Metropolitan life


Quote of the Day

”A trip through a sewer in a glass-bottomed boat.”

  • Wilson Mezner, describing his time in Hollywood.

Musical alternative to the radio news of the Day

Mark Knopfler | Going Home | Royal Albert Hall | 2019

Link


When it comes to Amazon, breaking up is hard to do

This morning’s Observer column

The European commission has opened an antitrust investigation of Amazon, on the grounds that the company has breached EU antitrust rules against distorting competition in online retail markets. Amazon, says the commission, has been using its privileged access to non-public data of independent sellers who sell on its marketplace to benefit the parts of its own retail business that directly compete with those third-party sellers. The commission has also opened a second investigation into the possible preferential treatment of Amazon’s own retail offers compared with those of marketplace sellers that use Amazon’s logistics and delivery services.

The good news about this is not so much that the EU is taking action as that it is doing so in an intelligently targeted manner. Too much of the discourse about tech companies in the last two years has been about “breaking them up”. But “break ’em up” is a slogan, not a policy, and it has a kind of Trumpian ring to it. The commission is avoiding that.

It is also avoiding another trap – that of generally labelling Amazon as a “monopoly”…

Read on


Long Read of the Day

Welcome to Apple: A one-party state

The tech giants have as much money and influence as nations. So what if we reported on them like countries? What would Apple be? A liberal China…

Read on


The generational impact of Moore’s law

Lovely post by Venkatesh Rao about the mindset induced by living in a world governed by Moore’s Law.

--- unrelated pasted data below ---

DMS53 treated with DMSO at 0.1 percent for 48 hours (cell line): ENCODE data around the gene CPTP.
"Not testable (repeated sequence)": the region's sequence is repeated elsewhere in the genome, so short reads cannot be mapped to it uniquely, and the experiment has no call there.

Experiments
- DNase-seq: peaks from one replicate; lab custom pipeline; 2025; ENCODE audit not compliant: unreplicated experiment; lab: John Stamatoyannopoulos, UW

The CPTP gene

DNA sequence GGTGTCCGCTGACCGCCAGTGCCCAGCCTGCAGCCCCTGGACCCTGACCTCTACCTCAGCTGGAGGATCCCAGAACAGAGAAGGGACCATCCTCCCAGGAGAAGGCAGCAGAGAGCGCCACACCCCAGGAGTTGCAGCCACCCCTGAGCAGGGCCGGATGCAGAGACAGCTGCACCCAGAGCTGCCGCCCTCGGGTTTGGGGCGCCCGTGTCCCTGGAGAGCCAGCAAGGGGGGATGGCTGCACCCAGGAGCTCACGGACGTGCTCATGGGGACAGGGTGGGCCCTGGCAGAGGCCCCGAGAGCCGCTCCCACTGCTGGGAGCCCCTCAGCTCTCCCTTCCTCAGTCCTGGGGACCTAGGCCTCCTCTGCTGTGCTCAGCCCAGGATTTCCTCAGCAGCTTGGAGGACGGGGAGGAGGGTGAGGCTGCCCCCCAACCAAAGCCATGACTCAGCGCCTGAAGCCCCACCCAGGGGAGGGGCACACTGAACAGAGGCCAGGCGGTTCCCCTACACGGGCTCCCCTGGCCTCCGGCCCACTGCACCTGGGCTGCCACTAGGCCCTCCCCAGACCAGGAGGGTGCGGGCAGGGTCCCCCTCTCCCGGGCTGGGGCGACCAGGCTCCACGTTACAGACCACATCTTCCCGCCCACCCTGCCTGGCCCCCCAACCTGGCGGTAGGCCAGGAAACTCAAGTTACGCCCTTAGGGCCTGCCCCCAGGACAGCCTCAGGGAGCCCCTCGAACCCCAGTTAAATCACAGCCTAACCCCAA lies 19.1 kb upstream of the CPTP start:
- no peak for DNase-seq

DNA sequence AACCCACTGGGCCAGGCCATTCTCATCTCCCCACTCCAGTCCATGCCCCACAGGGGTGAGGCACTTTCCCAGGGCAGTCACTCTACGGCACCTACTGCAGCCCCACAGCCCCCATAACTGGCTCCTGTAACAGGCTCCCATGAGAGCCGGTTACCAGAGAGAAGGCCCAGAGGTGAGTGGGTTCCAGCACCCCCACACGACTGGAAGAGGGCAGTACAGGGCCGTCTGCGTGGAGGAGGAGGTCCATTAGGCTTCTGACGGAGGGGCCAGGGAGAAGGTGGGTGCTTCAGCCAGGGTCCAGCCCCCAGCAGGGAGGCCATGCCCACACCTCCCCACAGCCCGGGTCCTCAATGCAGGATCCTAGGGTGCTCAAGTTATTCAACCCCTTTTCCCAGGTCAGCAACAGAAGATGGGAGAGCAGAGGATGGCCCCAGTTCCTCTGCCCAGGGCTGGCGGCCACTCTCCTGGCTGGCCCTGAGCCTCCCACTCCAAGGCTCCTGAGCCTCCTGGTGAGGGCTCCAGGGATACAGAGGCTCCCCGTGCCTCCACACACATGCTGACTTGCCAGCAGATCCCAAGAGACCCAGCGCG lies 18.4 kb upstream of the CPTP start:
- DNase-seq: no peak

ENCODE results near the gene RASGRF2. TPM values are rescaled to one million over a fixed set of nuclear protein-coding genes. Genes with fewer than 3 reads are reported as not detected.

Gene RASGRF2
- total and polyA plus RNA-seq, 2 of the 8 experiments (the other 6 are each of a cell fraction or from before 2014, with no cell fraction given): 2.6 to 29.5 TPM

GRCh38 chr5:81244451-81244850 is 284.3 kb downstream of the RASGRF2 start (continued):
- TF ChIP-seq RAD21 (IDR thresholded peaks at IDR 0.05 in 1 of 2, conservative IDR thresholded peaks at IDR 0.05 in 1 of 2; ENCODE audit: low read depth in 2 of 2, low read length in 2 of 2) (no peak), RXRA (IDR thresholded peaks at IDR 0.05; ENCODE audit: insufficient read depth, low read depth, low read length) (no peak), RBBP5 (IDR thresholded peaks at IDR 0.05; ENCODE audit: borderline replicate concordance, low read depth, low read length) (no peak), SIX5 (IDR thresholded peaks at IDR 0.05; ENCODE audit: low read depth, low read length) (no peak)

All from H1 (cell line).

Moore’s Law was first proposed in 1965, then again in revised form in 1975. Assuming an 18-month average doubling period for transistor density (it was ~1 year early on, and lately has been ~3y) there have been about 40 doublings since the first IC in 1959. If you ever go to Intel headquarters in San Jose, you can visit the public museum there that showcases this evolution.

The future of Moore’s law seems uncertain, but it looks like we’ll at least get to 1-3 nanometer chips in the next decade (we were at 130nm at the beginning of the century, and the first new computer I bought had a 250nm Celeron processor). Beyond 1-3nm, perhaps we’ll get to different physics with different scaling properties, or quantum computing. Whatever happens, I think we can safely say Gen X (1965-80) will have had lives nearly exactly coincident with Moore’s Law (we’ll probably die off between 2045-85).

While there have been other technologies in history with spectacular price/performance curves (interchangeable parts technology for example), there is something special about Moore’s Law, since it applies to a universal computing substrate that competes with human brains.

GenXers are Moore’s Law people. We came of age during its heyday…

Original and interesting, like almost everything Rao writes. Worth reading in full.


Other, hopefully interesting, links